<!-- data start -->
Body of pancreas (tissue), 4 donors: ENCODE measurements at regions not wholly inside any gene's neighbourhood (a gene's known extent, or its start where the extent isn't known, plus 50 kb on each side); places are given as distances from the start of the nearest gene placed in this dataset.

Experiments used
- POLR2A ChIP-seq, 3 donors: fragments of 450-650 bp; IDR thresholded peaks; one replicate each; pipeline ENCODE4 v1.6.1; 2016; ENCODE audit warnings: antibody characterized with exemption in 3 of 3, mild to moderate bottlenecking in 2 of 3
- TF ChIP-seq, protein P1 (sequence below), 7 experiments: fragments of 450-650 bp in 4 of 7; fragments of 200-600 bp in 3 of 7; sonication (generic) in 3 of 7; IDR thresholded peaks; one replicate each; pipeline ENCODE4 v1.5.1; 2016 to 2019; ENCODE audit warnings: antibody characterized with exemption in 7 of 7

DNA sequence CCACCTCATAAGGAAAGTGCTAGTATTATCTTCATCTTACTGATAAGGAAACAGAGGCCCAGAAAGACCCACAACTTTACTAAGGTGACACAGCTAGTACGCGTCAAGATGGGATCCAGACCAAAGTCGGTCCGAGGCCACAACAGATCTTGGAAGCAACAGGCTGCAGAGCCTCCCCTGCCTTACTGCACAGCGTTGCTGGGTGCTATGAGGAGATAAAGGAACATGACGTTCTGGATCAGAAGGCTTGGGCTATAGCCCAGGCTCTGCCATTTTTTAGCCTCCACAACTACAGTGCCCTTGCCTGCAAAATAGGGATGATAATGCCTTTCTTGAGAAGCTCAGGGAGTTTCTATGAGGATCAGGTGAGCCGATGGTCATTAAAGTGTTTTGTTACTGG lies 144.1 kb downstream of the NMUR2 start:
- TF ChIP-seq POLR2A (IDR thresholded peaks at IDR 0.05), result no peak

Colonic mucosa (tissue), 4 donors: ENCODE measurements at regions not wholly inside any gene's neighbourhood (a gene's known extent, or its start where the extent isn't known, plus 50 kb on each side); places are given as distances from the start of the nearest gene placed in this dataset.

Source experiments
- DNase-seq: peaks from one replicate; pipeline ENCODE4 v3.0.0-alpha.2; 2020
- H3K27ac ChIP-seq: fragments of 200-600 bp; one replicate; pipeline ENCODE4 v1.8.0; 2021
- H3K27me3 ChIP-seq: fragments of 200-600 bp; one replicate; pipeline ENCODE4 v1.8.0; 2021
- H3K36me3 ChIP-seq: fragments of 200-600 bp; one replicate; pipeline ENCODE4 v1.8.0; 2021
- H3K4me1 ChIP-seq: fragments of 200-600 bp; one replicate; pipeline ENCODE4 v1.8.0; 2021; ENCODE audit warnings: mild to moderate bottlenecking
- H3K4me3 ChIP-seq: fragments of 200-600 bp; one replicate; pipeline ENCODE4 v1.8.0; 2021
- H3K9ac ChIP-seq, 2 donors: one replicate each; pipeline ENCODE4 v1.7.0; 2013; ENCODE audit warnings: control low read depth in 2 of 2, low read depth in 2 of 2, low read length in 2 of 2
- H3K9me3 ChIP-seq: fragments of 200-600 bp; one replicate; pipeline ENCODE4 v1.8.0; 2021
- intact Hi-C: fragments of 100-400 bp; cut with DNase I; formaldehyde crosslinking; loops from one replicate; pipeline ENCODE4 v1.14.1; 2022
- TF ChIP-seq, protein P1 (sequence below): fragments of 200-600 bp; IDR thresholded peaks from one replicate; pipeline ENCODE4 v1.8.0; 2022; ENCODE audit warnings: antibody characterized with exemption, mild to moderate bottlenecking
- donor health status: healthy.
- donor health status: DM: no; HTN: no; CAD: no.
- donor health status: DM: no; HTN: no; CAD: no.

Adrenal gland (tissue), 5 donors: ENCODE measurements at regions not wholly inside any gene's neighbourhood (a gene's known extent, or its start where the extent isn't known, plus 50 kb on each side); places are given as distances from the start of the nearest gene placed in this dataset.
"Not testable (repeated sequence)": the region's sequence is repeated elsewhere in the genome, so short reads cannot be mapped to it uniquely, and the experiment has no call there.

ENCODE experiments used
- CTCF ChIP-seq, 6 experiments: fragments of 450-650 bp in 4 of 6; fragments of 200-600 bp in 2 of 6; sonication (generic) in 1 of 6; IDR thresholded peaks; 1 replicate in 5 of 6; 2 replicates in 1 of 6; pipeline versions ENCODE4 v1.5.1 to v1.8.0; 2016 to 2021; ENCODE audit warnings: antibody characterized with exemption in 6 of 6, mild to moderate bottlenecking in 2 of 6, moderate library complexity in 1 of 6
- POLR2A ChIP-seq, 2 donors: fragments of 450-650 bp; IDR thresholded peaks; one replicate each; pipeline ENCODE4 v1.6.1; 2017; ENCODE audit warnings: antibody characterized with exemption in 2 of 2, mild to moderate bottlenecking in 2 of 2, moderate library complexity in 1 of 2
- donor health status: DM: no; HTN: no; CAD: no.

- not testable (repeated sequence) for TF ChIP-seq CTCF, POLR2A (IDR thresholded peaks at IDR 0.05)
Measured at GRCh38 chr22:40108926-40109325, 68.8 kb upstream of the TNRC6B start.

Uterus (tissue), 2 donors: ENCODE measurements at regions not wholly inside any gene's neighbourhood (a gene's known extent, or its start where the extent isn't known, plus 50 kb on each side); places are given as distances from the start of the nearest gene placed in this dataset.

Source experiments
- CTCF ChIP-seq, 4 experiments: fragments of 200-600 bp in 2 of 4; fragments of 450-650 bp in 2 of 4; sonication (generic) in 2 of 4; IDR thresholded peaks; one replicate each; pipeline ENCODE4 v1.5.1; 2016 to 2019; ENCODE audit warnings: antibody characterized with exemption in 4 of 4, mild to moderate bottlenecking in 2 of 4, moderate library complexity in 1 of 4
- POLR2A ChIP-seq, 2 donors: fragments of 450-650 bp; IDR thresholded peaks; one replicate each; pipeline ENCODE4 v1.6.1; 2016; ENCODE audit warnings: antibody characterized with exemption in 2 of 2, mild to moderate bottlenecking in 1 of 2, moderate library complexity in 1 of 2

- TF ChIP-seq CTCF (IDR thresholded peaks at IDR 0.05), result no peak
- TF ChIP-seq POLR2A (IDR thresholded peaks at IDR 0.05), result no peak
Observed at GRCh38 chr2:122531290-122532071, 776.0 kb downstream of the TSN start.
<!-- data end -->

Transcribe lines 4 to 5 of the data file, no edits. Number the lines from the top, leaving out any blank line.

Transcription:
- TF ChIP-seq, protein P1 (sequence below), 7 experiments: fragments of 450-650 bp in 4 of 7; fragments of 200-600 bp in 3 of 7; sonication (generic) in 3 of 7; IDR thresholded peaks; one replicate each; pipeline ENCODE4 v1.5.1; 2016 to 2019; ENCODE audit warnings: antibody characterized with exemption in 7 of 7

DNA sequence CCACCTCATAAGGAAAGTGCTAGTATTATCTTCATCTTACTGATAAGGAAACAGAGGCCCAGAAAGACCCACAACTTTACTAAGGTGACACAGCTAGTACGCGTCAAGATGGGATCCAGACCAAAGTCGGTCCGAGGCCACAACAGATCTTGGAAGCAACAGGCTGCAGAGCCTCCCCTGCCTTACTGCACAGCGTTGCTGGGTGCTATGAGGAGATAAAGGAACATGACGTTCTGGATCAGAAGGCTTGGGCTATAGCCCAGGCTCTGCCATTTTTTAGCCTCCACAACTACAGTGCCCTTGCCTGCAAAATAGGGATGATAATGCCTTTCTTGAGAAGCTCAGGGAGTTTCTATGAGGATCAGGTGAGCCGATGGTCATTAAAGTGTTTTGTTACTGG lies 144.1 kb downstream of the NMUR2 start: